As we noted earlier, Sotelo does not contest the restriction that he not communicate with Carolyn Barlow, a government witness who testified against him. Therefore, unlike in Wheeler, the contested restriction of Sotelo's communications is not intended to protect an individual involved in Sotelo's criminal trial. The scope of the restriction is much broader, encompassing the public as a whole.
The Sixth Circuit in United States v. Holloway addressed the validity of a communication restriction substantially similar to the one imposed upon Sotelo. 740 F.2d 1373, 1381 (6th Cir.), cert. denied, 469 U.S. 1021, 105 S.Ct. 440, 83 L.Ed.2d 366 (1984). However, the Sixth Circuit only considered the constitutionality of the restriction and did not address the predicate question that we consider today: whether the imposition of a communication restriction is in the scope of a district court's sentencing authority.
We conclude that because there is no federal law authorizing an incarceration-communication restriction as part of a sentence ordered by a district court for an individual convicted of mailing threatening communications, the district court lacked the authority to impose the restriction at issue in this case. Congress could, of course, amend § 3582(d) to include the type of offense involved here--an action which would seem to have much to recommend it.
On the other hand, Congress has delegated authority over the treatment and discipline of inmates to the Bureau of Prisons. 18 U.S.C. §§ 3621, 4042. Pursuant to that grant of authority, the Bureau of Prisons has promulgated regulations governing the contact of inmates with persons outside the prison, and those regulations specifically authorize a warden to significantly restrict an inmate's communications with individuals outside the prison if, among other reasons, the inmate committed an offense involving the mails. 28 C.F.R. § 540.15(a)(5). Thus, the Bureau of Prisons could impose restrictions on Sotelo similar to those ordered by the district court.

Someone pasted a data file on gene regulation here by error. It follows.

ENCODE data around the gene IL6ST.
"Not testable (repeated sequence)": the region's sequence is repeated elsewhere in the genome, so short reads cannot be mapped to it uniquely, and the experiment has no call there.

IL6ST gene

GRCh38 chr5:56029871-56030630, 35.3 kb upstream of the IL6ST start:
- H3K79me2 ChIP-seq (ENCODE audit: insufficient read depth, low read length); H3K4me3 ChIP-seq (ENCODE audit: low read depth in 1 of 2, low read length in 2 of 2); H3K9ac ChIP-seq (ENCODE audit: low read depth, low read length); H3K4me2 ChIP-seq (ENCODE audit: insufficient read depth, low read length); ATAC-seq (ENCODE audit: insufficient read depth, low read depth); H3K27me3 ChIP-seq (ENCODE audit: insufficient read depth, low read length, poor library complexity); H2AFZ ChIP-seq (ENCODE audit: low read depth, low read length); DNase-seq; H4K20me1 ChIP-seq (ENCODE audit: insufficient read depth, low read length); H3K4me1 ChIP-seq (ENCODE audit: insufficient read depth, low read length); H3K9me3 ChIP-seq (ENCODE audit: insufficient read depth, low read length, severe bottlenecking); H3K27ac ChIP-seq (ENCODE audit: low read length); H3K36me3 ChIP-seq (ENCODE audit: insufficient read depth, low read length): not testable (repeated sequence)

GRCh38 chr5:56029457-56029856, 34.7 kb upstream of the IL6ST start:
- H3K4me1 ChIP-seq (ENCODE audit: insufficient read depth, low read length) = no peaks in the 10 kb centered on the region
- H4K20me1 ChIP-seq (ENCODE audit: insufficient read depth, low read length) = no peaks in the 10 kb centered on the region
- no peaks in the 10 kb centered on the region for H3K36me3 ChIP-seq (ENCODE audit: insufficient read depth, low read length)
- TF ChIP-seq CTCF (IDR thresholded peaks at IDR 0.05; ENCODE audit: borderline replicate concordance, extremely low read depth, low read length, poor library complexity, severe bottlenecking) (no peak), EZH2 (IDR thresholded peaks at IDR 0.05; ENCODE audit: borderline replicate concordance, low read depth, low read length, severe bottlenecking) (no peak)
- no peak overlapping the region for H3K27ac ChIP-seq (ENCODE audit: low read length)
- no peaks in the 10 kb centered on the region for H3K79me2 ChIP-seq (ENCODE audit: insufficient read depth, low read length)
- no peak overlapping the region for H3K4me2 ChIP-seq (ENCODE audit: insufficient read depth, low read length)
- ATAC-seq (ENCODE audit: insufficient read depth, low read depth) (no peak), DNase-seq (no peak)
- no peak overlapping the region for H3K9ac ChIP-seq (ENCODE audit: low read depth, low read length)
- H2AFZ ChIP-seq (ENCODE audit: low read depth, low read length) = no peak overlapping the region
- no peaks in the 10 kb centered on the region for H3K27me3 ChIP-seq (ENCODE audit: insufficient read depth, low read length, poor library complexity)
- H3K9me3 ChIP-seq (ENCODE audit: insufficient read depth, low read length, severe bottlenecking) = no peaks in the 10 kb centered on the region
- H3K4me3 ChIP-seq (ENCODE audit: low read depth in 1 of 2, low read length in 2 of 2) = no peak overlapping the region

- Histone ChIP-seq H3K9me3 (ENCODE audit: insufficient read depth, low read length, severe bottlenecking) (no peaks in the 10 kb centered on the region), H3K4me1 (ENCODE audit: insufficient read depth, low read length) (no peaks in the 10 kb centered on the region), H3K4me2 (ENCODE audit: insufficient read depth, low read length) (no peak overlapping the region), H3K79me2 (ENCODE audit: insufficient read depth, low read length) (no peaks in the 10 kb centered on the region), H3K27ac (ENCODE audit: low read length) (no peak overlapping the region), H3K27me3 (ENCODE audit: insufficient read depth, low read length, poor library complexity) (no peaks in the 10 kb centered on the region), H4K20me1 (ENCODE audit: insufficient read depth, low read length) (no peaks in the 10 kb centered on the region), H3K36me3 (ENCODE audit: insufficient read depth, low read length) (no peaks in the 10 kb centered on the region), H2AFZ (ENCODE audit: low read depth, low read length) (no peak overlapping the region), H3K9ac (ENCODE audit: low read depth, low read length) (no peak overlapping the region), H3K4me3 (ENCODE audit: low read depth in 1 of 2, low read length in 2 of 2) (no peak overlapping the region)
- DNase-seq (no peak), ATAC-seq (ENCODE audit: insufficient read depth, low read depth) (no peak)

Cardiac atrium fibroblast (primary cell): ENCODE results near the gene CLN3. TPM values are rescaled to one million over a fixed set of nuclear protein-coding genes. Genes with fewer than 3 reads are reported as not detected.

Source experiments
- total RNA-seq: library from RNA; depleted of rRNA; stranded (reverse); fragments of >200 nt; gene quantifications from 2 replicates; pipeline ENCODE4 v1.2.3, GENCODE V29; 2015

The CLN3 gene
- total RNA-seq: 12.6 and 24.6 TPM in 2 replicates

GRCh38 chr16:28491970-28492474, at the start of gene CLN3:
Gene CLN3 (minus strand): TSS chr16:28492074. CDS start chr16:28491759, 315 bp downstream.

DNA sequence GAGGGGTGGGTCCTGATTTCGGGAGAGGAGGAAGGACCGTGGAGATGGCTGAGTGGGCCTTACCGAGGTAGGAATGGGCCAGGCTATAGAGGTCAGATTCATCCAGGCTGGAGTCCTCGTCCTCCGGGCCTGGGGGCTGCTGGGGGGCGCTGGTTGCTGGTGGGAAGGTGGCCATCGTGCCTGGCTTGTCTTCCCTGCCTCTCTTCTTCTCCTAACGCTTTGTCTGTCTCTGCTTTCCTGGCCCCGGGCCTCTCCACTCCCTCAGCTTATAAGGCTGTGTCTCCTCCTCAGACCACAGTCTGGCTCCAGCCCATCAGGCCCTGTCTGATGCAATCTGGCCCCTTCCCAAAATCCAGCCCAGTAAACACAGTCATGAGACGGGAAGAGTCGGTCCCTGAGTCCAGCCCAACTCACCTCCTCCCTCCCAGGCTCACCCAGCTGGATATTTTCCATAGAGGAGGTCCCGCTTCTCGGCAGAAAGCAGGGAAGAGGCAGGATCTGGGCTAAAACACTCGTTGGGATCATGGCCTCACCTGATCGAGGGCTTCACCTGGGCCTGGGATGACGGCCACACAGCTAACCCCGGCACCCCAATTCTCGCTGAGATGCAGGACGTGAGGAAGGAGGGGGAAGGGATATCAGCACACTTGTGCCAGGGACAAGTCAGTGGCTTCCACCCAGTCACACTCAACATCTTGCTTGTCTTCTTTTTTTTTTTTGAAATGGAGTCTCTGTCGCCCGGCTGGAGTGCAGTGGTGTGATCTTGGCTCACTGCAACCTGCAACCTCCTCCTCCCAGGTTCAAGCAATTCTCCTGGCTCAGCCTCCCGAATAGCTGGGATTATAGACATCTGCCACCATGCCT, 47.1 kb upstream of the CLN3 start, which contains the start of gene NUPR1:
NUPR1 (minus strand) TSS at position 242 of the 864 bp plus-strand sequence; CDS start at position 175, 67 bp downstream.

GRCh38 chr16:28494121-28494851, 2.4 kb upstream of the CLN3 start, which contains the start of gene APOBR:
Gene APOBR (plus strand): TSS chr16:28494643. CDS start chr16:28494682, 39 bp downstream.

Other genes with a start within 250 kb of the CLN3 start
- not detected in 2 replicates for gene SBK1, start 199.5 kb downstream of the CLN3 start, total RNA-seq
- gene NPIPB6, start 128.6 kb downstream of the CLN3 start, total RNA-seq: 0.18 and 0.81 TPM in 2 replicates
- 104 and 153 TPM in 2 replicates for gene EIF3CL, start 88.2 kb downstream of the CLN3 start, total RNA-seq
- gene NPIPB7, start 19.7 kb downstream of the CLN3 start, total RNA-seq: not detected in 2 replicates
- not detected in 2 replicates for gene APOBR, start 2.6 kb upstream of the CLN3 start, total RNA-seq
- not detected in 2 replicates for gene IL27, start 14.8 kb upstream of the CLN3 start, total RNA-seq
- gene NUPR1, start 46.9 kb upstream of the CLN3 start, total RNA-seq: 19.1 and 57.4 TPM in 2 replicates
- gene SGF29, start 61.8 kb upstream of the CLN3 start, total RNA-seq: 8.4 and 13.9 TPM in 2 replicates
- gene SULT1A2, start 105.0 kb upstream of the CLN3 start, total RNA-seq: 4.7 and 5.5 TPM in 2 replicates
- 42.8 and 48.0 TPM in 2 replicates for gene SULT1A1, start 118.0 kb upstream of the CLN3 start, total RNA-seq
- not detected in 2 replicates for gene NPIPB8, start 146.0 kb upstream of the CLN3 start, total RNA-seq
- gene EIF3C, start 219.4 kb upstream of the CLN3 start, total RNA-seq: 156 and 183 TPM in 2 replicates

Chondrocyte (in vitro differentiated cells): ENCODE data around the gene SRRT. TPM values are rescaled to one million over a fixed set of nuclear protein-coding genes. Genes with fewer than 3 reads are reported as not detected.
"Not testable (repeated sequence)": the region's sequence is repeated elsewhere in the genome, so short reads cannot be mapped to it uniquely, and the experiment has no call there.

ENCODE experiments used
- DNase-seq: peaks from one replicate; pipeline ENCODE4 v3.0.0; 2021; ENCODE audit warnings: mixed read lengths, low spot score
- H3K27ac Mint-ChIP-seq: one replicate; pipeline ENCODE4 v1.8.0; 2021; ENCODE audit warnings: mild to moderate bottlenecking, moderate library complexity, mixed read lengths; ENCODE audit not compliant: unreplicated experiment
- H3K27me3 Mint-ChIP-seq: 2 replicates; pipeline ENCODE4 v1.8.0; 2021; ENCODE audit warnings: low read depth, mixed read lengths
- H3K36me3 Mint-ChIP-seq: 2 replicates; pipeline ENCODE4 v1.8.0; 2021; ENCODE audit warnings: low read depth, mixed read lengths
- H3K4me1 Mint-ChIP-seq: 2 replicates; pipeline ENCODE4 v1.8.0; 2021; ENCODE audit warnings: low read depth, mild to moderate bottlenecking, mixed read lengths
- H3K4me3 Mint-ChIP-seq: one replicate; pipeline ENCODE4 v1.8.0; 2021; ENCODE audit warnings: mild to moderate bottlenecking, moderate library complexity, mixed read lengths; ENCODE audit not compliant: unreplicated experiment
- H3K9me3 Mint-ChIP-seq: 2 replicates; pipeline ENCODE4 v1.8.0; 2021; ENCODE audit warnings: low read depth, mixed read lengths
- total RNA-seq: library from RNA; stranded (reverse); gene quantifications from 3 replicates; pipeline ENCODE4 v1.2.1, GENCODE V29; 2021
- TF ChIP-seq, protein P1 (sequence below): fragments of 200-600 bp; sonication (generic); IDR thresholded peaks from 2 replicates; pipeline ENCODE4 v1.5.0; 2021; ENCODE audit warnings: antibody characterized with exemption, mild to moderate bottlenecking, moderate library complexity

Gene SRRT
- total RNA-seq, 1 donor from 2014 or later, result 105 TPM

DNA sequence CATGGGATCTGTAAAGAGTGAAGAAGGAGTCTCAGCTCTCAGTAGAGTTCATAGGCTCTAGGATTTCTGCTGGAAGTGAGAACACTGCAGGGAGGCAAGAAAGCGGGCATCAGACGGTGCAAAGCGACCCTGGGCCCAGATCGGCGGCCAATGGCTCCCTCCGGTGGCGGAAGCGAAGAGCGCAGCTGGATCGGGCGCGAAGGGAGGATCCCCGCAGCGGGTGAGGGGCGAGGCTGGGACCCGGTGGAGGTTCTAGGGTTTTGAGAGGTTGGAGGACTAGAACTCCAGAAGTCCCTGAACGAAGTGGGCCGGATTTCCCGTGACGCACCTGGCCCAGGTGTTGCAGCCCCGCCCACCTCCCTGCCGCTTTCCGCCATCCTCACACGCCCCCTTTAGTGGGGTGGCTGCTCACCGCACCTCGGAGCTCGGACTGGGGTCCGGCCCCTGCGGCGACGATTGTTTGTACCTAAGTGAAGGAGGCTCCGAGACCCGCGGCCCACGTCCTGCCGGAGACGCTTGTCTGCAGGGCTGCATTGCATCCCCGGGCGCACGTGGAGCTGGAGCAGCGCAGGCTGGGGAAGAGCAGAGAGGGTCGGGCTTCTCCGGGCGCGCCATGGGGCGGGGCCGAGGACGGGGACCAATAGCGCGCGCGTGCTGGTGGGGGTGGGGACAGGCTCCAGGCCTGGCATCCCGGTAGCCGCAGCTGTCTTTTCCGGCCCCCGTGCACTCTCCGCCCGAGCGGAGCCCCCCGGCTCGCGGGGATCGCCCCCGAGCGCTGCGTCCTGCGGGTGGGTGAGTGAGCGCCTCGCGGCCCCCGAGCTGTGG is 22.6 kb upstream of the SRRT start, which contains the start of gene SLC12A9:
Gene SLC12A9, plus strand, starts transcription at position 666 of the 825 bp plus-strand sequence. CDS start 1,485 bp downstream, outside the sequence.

Although the district court did not have the authority to impose the blanket communication restriction at issue in this case, the court certainly had the option to recommend that the Bureau of Prisons impose such a restriction. See United States v. Jackson, 70 F.3d 874, 878 (6th Cir.1995) (holding that district court lacked authority to order defendant to participate in drug rehabilitation program while incarcerated, but that district court could recommend that the Bureau of Prisons enroll defendant in such a program).
The contested restriction on communication ordered by the district court must be modified in order to bring it within the confines of the district court's authority. We therefore construe the contested restriction as a recommendation to the Bureau of Prisons to restrict Sotelo's communications in the manner prescribed by the district court, and the district court should so modify the sentence.3
For the foregoing reasons, the conviction of George R. Sotelo is AFFIRMED; and the sentence imposed is VACATED and the case REMANDED for modification of the sentence in accordance with this opinion.
Sotelo does not challenge the condition that he not communicate with Barlow during his incarceration or while on supervised release, and we will not concern ourselves with that portion of the sentence
A district court does have the authority to impose a communication restriction as a condition of supervised release, regardless of the offense of conviction. See 18 U.S.C. § 3563(b)(7)